Harry Dean Stanton is a very late bloomer. Thirty years and 60 films after making his screen debut in a Western doozy called Revolt at Fort Laramie, the 59-year-old actor is finally being offered top billing, spots on David Letterman and other rewards befitting an artist of his tenure. His price has doubled in the last three years and the ranks of his admirers—which have long numbered such close friends as Jack Nicholson, Robert De Niro, and Bob Dylan—have grown to include the Brat Pack actors, led by Sean Penn, Rob Lowe and Emilio Estevez (who co-starred with Stanton in the cult feature, Repo Man). While winning the hearts of these teen heroes, Stanton has at last seized the attention of the most influential movie-going audience in this country.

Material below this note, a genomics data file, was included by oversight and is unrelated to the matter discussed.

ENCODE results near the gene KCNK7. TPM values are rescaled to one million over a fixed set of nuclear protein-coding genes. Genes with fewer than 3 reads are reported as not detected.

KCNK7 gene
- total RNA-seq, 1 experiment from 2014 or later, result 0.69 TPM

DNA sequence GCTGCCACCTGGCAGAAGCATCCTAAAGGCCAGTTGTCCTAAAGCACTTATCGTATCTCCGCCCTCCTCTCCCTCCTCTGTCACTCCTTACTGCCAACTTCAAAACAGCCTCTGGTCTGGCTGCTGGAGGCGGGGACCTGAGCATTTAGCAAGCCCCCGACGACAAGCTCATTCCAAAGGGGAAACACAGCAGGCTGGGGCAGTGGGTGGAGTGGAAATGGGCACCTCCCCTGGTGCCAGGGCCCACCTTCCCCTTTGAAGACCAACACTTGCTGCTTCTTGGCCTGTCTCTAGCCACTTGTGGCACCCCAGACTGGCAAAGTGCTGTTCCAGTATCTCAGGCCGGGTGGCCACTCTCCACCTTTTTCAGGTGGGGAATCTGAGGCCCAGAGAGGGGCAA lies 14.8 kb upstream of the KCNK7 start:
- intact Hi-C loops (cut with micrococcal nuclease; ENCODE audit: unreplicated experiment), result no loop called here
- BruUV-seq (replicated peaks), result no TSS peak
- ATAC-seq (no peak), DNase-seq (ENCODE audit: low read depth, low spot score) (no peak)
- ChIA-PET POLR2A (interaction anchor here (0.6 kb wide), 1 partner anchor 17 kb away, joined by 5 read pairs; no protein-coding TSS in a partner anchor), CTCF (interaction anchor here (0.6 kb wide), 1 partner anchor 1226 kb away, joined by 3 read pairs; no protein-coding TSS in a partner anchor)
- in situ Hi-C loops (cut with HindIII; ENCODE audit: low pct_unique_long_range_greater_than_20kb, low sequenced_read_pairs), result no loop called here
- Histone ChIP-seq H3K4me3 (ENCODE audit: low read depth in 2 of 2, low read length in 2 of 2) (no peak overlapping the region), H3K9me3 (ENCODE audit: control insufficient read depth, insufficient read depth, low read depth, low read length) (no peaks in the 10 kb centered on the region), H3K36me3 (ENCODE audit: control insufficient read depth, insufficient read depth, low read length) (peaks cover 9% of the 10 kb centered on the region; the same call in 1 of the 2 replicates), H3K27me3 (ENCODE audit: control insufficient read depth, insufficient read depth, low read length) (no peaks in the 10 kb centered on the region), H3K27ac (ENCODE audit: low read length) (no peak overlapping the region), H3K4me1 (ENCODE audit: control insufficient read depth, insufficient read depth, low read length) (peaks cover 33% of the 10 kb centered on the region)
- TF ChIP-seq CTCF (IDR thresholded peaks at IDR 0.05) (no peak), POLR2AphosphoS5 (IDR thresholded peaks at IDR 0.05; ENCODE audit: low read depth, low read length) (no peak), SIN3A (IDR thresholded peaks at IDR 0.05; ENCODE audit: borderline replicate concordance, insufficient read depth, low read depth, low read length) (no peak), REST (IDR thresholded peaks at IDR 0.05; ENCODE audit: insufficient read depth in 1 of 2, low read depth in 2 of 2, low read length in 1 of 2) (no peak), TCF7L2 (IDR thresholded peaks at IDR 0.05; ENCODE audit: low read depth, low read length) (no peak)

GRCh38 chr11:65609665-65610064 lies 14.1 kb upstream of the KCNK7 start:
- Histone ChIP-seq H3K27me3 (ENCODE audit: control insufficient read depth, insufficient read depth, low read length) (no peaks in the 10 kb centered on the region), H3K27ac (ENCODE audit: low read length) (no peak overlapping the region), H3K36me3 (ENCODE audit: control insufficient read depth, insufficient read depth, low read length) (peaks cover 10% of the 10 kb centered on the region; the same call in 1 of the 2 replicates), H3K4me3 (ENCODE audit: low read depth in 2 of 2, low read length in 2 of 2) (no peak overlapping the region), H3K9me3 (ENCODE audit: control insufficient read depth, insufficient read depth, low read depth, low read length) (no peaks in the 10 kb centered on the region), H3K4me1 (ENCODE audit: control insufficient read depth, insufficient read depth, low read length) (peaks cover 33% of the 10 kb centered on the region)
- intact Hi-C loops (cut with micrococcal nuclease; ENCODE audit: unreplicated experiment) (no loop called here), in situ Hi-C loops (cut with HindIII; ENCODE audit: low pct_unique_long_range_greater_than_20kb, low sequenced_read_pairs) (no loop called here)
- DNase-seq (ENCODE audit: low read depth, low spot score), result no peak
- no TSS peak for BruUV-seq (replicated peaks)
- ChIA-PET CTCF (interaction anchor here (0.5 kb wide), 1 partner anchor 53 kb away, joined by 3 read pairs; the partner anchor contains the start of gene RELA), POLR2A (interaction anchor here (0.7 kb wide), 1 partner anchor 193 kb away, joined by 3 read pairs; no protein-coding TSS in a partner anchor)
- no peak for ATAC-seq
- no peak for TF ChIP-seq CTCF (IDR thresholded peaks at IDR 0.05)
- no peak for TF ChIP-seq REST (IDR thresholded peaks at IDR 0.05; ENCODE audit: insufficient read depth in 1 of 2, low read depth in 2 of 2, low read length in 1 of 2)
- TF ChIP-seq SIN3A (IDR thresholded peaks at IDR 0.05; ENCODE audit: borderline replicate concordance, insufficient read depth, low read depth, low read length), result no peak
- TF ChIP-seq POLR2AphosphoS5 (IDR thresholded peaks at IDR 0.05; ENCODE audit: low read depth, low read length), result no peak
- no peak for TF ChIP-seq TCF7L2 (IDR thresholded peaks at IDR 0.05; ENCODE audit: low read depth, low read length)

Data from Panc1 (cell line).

This all sounds rather fortuitous, but as Stanton repeats over and over in conversation, there are no accidents, even in the movies. His personal and professional dues have been paid ten times over and he’s hungry for the overdue attention. “My career was horseshit until a couple of years ago,” says the actor in his soft, lyrical voice. “For the past 30 years, I’ve been in a psychological swamp, wandering in a maze, a victim of my moods. Luck kept me from becoming a total drunk or drug addict.” Stanton’s sad, hound-dog face is a well-tended monument to dissolution, and has everything to do with three decades of typecasting—this, and an air of bleak detachment. And though Stanton claims to be as “good-looking as Dustin Hoffman,” there’s a striking difference: Hoffman looks like family; Stanton is a stranger.